In the fifteen year of the empire of the son of the ruler (Duchy of Burgundy), when an arranged marriage to one belonging to the sea (Countess of Flanders) governed the inheritance, and “hero of the day” was prince (John) of revolution, and Philip his brother (Philip I of Burgundy), was prince of mountainous and of the country of stony. That drives away sorrow was prince of the father of one mourning under the princes of those humble. He that seeks with diligence the word of the person with much authority (Petrarch) was made upon Giovanni, the son of whom was remembered by this person with much authority in death.

It so happens that Philip I, Duke of Burgundy, died at the age of 15 in the year 1361.
The son of Petrarch, who's name was Giovanni (John), died also in the year 1361.
This 'Code' then has to do with Francesco Petrarch's son Giovanni, who died in 1361 = same year as the 15 year old Prince Philip.

Acts of the Apostles

Acts of the Apostles turns out to be a list of 28 Famous Men (a.k.a. "De Viris Illustribus") that Petrarch wrote about (of several such lists he did). It is of Famous Men (kings and generals) of Persia, Greece, and Italy. It is in reverse chronological order starting with Cyrus the Great of Persia and goes forward with these famous kings and generals throughout ancient history. Each person is related somehow (blood or adoption) to the previous person. Many are related to the famous general Publius Scipio Cornelius Africanus Major. Scipio's father is in Chapter 10 of Acts under the name "Cornelius." Scipio's family name is Cornelius. Scipio is Chapter 11. Petrarch obtained this extensive historical information about these very Famous Men from the histories recorded by Livy and Polybius. Jerome refers to this list of Acts as Chronicle of Universal History of 28 homilies.

Coincidently Acts of the Apostles has 28 Illustrious Lives, Boccaccio has 106 Lives of Famous Women and Jerome has 134 Illustrious Christians (28 + 106). Jerome's Christian subject 66 is of a "Cornelius." It so happens there are 66 books to the Bible, a very important number. Petrarch's most important person he wrote about was Scipio "Cornelius" in his very famous book (poem) called Africa. Petrarch was crowned poet laureate for this grand work, being the first such person crowned with this title in approximately 1000 years. Scipio "Cornelius" was the main subject of his work.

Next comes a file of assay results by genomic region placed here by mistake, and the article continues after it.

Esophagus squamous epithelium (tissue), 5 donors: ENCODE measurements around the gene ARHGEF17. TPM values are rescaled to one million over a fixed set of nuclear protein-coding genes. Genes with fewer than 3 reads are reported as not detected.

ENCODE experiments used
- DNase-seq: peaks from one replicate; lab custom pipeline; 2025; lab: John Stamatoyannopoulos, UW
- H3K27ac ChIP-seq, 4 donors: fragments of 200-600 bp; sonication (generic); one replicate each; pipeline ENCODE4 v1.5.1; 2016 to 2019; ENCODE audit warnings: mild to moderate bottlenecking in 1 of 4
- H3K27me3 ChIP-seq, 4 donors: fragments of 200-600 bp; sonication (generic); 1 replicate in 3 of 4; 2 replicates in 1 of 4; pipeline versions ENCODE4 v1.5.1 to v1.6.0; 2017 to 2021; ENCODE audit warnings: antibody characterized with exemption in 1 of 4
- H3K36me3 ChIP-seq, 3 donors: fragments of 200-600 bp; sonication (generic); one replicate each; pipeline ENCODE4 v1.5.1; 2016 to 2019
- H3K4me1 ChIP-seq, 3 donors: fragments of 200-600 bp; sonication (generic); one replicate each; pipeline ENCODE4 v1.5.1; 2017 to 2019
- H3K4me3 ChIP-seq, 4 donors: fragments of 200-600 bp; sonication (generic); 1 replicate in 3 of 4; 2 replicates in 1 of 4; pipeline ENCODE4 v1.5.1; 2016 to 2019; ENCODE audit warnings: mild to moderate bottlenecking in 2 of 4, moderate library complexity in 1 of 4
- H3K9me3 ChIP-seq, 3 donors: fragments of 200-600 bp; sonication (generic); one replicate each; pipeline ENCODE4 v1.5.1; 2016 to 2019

The decoded 28 Apostles of each chapter for "Acts of the Apostles" are these:

1. Cyrus the Great (First Persain ruler) 580 BC - 530 BC - Cyrus Cylinder of 40 lines.

2. Darius I, the Great (Second Persain ruler) 530 BC - 465 BC (500 BC = pentakosta)

3. Artaxerxes I (son of Xerxes I, grandson of Darius I above)

4. Darius III (Codomannus) was great-grandson of Darius II) (Darius II, half-brother and rival of Xerxes II) (Xerxes II, son of Artaxerxes I)

5. Darius III (Codomannus) with sister-wife Stateira I (Stateira (daughter of Stateira I) married Alexander the Great)

6. Philip II of Macedon.

7. Alexander the Great (One of his wives was Stateira, daughter of Darius III)

8. Philip III of Macedon (half brother of Alexander, the Great)

9. Appius Claudius (builder of the Appian Way and Aqua Appia.

10. Publius "Cornelius" Scipio (father of Scipio Africanus Major)

11. Publius "Cornelius" Scipio Africanus (fought Hannibal of Carthage)

12. Lucius Aemilius Paullus (daughter Aemilia Tertia married Scipio)

13. Lucius Cornelius Sulla Felix (war against King Jugurtha of Numidia)

14. Marcus Aemilius Scaurus (His second wife was Caecilia Metella; Dalmatica who was later the third wife of Lucius Cornelius Sulla)

15. Gaius Sempronius Gracchus (son of Cornelia Scipionis Africana: she was second daughter of Publius Cornelius Scipio Africanus)

16. Tiberius Sempronius Gracchus (son of Cornelia Scipionis Africana)

17. Scipio Aemilianus Africanus (Adopted by Publius Cornelius Scipio, the eldest son of Publius "Cornelius" Scipio Africanus above # 11)

18. Lucius Mummius Achaicus (censor with Scipio Aemilianus Africanus)

19. Quintus Caecilius Metellus Macedonicus

20. Gnaeus Cornelius Lentulus

21. Quintus Fabius Maximus Aemilianus

22. Quintus Fabius Maximus Allobrogicus

23. Quintus Caecilius Metellus Macedonicus

24. Lucius Cornelius Sulla

25. Marcus Aemilius Scaurus

26. Gaius Flavius Fimbria

27. Gaius Marius

28. Quintus Caecilius Metellus Numidicus